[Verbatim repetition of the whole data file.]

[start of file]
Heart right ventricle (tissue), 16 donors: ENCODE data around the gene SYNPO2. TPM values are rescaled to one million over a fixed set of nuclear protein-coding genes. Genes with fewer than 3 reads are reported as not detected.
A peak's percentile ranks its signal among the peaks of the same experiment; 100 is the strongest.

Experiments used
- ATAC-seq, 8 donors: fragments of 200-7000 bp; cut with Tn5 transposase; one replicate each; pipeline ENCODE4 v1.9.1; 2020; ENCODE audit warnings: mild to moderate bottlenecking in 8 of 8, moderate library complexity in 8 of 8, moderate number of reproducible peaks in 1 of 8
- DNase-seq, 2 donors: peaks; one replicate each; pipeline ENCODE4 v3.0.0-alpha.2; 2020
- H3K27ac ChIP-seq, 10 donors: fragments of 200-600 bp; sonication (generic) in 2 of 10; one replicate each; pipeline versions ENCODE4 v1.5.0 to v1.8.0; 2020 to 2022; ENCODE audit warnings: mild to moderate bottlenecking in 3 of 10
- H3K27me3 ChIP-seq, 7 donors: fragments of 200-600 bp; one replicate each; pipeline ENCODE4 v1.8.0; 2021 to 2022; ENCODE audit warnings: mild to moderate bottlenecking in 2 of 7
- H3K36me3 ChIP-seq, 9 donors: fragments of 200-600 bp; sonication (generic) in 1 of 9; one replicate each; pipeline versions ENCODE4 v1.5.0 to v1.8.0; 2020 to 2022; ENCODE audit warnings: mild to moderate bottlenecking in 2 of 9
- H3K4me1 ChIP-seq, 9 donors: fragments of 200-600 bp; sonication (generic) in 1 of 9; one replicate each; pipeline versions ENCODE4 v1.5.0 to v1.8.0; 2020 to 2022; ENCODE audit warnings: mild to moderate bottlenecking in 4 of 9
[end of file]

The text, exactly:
Heart right ventricle (tissue), 16 donors: ENCODE data around the gene SYNPO2. TPM values are rescaled to one million over a fixed set of nuclear protein-coding genes. Genes with fewer than 3 reads are reported as not detected.
A peak's percentile ranks its signal among the peaks of the same experiment; 100 is the strongest.

Experiments used
- ATAC-seq, 8 donors: fragments of 200-7000 bp; cut with Tn5 transposase; one replicate each; pipeline ENCODE4 v1.9.1; 2020; ENCODE audit warnings: mild to moderate bottlenecking in 8 of 8, moderate library complexity in 8 of 8, moderate number of reproducible peaks in 1 of 8
- DNase-seq, 2 donors: peaks; one replicate each; pipeline ENCODE4 v3.0.0-alpha.2; 2020
- H3K27ac ChIP-seq, 10 donors: fragments of 200-600 bp; sonication (generic) in 2 of 10; one replicate each; pipeline versions ENCODE4 v1.5.0 to v1.8.0; 2020 to 2022; ENCODE audit warnings: mild to moderate bottlenecking in 3 of 10
- H3K27me3 ChIP-seq, 7 donors: fragments of 200-600 bp; one replicate each; pipeline ENCODE4 v1.8.0; 2021 to 2022; ENCODE audit warnings: mild to moderate bottlenecking in 2 of 7
- H3K36me3 ChIP-seq, 9 donors: fragments of 200-600 bp; sonication (generic) in 1 of 9; one replicate each; pipeline versions ENCODE4 v1.5.0 to v1.8.0; 2020 to 2022; ENCODE audit warnings: mild to moderate bottlenecking in 2 of 9
- H3K4me1 ChIP-seq, 9 donors: fragments of 200-600 bp; sonication (generic) in 1 of 9; one replicate each; pipeline versions ENCODE4 v1.5.0 to v1.8.0; 2020 to 2022; ENCODE audit warnings: mild to moderate bottlenecking in 4 of 9